• Species


  • Ways Organism can be classified using a dichotomous key of the six kingdom system (archaebacteria, eubacteria, protists, fungi, plants, and animals).

    • Type of Cell

      • Eukaryotic (contains nucleus)

      • Prokaryotic (no nucleus)


  • Cell Structure using a dichotomous key of the six kingdom system (archaebacteria, eubacteria, protists, fungi, plants, and animals).

    • Presence of Nucleus

    • Presence of a Cell Wall

  • Number of Cells

    • Unicellular – organisms made of 1 cell

    • Multicellular – organism made of more than one cell


  • Nutrition using a dichotomous key of the six kingdom system (archaebacteria, eubacteria, protists, fungi, plants, and animals).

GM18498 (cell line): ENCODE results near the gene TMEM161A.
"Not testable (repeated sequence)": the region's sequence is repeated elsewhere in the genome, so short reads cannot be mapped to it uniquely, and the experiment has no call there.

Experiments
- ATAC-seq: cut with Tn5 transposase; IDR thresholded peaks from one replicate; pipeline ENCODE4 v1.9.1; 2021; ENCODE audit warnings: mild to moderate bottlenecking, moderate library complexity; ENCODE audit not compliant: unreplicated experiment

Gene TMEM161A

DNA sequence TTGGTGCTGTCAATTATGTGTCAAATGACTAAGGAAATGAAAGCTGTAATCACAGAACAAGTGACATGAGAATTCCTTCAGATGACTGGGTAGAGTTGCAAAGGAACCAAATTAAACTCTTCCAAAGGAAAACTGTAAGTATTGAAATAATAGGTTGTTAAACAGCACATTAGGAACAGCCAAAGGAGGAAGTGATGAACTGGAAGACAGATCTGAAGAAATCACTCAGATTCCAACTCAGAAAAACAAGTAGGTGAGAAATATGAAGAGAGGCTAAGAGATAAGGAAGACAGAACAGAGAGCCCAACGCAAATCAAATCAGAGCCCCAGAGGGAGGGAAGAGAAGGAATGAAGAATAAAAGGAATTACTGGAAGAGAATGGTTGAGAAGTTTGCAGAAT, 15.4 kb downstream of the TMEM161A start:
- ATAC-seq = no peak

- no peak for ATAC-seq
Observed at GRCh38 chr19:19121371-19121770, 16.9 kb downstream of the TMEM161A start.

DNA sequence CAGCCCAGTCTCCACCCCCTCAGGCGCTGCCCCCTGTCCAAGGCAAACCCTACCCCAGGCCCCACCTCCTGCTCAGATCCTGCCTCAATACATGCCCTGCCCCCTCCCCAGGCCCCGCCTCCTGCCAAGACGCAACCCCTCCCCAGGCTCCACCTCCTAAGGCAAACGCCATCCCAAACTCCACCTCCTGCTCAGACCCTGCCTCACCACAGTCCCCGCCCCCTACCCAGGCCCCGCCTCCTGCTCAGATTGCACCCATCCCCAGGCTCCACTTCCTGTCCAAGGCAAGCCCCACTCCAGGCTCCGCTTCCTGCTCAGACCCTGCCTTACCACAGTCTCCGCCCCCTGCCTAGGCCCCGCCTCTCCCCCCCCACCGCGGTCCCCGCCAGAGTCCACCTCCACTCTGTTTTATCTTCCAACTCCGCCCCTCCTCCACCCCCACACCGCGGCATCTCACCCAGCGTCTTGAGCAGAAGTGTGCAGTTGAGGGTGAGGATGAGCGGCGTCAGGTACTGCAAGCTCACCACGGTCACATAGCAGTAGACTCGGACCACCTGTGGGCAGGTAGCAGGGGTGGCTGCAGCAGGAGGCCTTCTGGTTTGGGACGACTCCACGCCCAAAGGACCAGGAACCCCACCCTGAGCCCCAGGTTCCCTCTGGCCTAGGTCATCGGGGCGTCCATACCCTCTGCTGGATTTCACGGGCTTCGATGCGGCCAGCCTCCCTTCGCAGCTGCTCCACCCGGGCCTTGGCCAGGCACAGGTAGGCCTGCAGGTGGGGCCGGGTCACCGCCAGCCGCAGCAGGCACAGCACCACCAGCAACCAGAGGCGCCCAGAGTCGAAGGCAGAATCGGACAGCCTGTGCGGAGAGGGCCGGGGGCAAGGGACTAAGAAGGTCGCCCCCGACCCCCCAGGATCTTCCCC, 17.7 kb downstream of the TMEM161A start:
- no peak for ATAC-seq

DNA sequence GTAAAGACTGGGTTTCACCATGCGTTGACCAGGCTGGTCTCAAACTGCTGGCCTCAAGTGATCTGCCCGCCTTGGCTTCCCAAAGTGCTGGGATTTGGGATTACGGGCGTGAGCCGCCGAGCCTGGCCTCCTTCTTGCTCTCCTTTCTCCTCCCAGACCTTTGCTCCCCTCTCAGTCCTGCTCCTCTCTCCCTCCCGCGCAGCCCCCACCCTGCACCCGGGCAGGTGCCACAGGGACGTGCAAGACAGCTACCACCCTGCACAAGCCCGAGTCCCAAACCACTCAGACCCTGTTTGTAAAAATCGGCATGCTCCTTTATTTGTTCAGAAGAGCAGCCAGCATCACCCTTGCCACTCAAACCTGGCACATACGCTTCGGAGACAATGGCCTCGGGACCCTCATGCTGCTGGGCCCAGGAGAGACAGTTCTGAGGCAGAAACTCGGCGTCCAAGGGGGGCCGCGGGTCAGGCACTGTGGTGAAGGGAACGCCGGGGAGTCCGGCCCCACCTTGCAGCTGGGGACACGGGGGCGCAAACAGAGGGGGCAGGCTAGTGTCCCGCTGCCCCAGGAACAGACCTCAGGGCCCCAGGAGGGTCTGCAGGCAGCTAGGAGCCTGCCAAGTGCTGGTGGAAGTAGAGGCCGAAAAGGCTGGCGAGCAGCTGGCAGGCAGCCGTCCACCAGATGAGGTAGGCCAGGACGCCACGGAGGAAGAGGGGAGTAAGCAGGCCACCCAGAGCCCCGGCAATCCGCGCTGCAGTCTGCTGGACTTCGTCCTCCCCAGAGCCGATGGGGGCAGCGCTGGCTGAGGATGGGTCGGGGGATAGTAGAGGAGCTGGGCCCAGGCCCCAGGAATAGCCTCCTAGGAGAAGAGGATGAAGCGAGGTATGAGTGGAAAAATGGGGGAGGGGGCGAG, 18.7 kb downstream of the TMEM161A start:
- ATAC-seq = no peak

• Autotrophs – organism can make its own food

    • Heterotroph – organism get nutrient by eating other organism


  • 5 Kingdoms using a dichotomous key of the six kingdom system (archaebacteria, eubacteria, protists, fungi, plants, and animals).

    • Bacteria (Archeabacteria & Eubacteria)

    • Protista

    • Fungi

    • Plantae

    • Animalia


  • Bacteria Kingdom using a dichotomous key of the six kingdom system (archaebacteria, eubacteria, protists, fungi, plants, and animals).

    • Type of Cell – Prokaryotic

    • Cell Structure – contains cell wall

    • Number of Cells – unicellular

    • Nutrition – autotrophs and heterotrophs


  • Protista Kingdom using a dichotomous key of the six kingdom system (archaebacteria, eubacteria, protists, fungi, plants, and animals).

    • Type of Cell – Eukaryotic

    • Cell Structure – contains cell wall

    • Number of Cells – most unicellular some are multicellular



  • Fungi Kingdom using a dichotomous key of the six kingdom system (archaebacteria, eubacteria, protists, fungi, plants, and animals).